Raymond Pettibon

by Grady T. Turner

Raymond Pettibon, No Title (My thumbs are raw), 1987, pen and ink on paper. 14 × 11 inches. All images courtesy of Regen Projects, Los Angeles.

Raymond Pettibon found his calling as an artist at about the same time punk hit Los Angeles in 1978. Pettibon was putting his UCLA economics degree to good use as a high-school math teacher just as his brother, Greg Ginn, was co-founding SST Records and the seminal West Coast punk band Black Flag. Raymond Ginn soon abandoned math class to make drawings for SST albums and self-published ‘zines; abandoned Ginn for the nom-de-punk “Pettibon,” a nickname invented by his father, an English professor and espionage novelist. Twenty years and thousands of drawings later, Pettibon has long since put punk behind him and, in the process, almost single-handedly reinvigorated drawing as an independent art medium. Juxtaposing crudely-drawn figures and vignettes with erudite literary texts, Pettibon’s mordant drawings are now sought by museums and high-end collectors, even as his early work can be found in CD bins and local skate shops. As a mid-career retrospective neared the end of its year-long tour, I met with Pettibon in the garage-like back room of Regan Projects, his Los Angeles dealer. Drinking stout beers provided by his dad, we fed beef jerky to the family dogs and talked about art, baseball, books, Charles Manson and that one subject that is now almost off-limits: punk.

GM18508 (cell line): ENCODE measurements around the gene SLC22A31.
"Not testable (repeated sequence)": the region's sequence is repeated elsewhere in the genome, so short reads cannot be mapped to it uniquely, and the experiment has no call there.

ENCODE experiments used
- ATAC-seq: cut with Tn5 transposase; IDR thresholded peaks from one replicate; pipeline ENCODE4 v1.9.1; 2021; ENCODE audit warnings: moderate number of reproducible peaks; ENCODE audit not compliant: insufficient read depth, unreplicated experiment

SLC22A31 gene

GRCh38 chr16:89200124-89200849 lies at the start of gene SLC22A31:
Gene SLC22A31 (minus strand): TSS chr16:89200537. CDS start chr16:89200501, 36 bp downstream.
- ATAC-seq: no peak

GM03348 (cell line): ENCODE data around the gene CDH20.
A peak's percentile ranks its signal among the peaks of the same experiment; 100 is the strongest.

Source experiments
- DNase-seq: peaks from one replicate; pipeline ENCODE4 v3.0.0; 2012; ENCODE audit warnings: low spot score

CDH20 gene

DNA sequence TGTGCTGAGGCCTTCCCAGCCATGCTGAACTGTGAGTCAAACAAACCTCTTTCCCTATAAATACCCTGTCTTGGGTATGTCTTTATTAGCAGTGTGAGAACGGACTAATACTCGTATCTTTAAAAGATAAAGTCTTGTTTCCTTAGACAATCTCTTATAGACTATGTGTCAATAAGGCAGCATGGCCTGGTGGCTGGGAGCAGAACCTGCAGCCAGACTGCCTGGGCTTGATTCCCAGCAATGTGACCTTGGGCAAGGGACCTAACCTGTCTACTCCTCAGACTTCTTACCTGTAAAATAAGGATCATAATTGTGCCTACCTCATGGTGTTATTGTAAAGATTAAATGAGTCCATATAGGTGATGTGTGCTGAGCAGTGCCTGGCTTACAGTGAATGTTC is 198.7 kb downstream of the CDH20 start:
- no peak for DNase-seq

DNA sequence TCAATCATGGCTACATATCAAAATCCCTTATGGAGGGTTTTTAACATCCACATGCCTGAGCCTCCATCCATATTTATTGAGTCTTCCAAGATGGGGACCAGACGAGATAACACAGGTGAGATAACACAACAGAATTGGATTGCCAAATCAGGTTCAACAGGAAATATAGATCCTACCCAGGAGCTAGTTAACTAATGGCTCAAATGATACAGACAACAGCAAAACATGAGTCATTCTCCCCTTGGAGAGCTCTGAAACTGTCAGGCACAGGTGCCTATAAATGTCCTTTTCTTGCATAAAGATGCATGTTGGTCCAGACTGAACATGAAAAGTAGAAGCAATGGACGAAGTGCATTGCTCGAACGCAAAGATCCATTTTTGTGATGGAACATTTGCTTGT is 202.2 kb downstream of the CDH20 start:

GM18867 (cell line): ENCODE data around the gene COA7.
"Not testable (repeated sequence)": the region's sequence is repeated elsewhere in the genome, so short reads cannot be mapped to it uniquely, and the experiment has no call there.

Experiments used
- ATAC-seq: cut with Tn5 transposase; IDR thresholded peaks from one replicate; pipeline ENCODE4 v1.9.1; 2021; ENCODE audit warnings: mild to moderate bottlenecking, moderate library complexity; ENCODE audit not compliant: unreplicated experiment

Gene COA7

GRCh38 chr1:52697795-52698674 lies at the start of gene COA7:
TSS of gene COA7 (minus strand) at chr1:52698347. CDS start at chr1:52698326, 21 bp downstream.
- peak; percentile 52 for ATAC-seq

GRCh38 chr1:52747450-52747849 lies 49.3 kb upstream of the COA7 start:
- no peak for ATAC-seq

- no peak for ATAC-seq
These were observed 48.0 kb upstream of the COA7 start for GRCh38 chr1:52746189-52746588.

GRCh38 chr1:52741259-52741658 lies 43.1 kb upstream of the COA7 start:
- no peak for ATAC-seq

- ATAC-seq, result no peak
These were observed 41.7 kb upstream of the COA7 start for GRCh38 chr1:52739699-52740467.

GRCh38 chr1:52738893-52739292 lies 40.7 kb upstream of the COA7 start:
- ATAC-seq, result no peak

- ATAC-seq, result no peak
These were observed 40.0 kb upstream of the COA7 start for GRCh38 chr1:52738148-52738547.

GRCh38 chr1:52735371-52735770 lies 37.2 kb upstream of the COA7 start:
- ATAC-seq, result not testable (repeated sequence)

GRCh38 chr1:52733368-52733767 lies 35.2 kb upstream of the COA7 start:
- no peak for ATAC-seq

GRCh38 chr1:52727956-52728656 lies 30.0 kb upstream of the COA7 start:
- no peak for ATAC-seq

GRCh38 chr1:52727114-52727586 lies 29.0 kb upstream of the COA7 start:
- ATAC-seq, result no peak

Grady Turner For the past year, a survey of your work has been traveling the country: Chicago, New York, Philadelphia, and by the time this comes out it will be here in Los Angeles. As you travel to these cities giving talks, going to the openings and so on, are you learning anything about how people respond to your work?

Raymond Pettibon I don’t have a personal relationship with the public. (tears welling up) So there really isn’t any kind of revelatory response from this project.

GT I’m surprised to hear that you don’t get much feedback. Do you mean that you just aren’t that interested in people’s responses to your art?